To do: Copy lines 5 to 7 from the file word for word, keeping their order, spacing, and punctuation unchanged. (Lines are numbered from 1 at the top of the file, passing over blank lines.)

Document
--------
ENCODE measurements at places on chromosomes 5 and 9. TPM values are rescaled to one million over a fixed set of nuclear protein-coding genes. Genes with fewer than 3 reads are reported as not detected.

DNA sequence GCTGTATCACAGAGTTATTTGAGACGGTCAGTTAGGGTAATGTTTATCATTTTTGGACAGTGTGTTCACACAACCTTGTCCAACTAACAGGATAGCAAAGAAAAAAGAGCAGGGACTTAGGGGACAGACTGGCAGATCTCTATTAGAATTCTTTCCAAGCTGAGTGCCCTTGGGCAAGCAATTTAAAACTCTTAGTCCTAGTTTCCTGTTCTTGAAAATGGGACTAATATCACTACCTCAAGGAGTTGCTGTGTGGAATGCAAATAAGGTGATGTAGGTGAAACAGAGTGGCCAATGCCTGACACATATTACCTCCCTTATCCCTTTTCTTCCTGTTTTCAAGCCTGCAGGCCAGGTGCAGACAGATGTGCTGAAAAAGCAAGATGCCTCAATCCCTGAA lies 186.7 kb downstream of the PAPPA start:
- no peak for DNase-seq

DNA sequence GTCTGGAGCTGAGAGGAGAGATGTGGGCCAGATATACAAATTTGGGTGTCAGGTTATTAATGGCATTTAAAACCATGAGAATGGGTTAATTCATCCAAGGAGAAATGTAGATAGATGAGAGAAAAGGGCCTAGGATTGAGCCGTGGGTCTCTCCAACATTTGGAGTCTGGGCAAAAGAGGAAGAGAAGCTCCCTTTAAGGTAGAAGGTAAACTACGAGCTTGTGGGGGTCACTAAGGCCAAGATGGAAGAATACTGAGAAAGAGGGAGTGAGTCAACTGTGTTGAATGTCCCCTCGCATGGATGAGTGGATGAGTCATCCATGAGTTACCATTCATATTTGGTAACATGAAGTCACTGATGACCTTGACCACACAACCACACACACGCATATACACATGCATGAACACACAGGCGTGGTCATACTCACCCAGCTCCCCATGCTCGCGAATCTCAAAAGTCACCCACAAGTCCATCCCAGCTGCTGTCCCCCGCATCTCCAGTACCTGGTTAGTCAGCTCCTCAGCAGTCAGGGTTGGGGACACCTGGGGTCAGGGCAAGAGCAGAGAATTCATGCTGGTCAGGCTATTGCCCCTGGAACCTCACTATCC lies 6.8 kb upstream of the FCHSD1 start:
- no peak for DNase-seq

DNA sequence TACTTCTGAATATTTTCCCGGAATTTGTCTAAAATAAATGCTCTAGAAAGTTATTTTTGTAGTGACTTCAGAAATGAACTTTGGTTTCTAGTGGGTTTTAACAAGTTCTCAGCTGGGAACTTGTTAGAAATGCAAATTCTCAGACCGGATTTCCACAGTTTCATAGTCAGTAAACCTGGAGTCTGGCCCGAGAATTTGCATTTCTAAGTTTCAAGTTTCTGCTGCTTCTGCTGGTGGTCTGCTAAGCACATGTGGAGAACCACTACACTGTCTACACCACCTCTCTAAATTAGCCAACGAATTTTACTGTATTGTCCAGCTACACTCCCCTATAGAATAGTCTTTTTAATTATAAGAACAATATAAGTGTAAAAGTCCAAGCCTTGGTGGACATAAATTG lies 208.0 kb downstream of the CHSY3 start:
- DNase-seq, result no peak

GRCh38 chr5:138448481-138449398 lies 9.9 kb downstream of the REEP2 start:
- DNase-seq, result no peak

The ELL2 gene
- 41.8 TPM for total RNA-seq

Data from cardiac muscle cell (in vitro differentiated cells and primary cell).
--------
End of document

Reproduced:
- no peak for DNase-seq

DNA sequence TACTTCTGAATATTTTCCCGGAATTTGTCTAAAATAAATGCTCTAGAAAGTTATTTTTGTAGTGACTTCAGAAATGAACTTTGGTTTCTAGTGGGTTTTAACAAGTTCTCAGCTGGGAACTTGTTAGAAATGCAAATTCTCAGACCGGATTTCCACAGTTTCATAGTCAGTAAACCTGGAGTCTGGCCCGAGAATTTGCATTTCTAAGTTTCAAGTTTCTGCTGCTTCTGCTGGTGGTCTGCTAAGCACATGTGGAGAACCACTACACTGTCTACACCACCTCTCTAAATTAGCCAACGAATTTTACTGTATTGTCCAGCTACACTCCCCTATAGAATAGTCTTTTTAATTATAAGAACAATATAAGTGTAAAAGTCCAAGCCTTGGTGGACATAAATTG lies 208.0 kb downstream of the CHSY3 start:
- DNase-seq, result no peak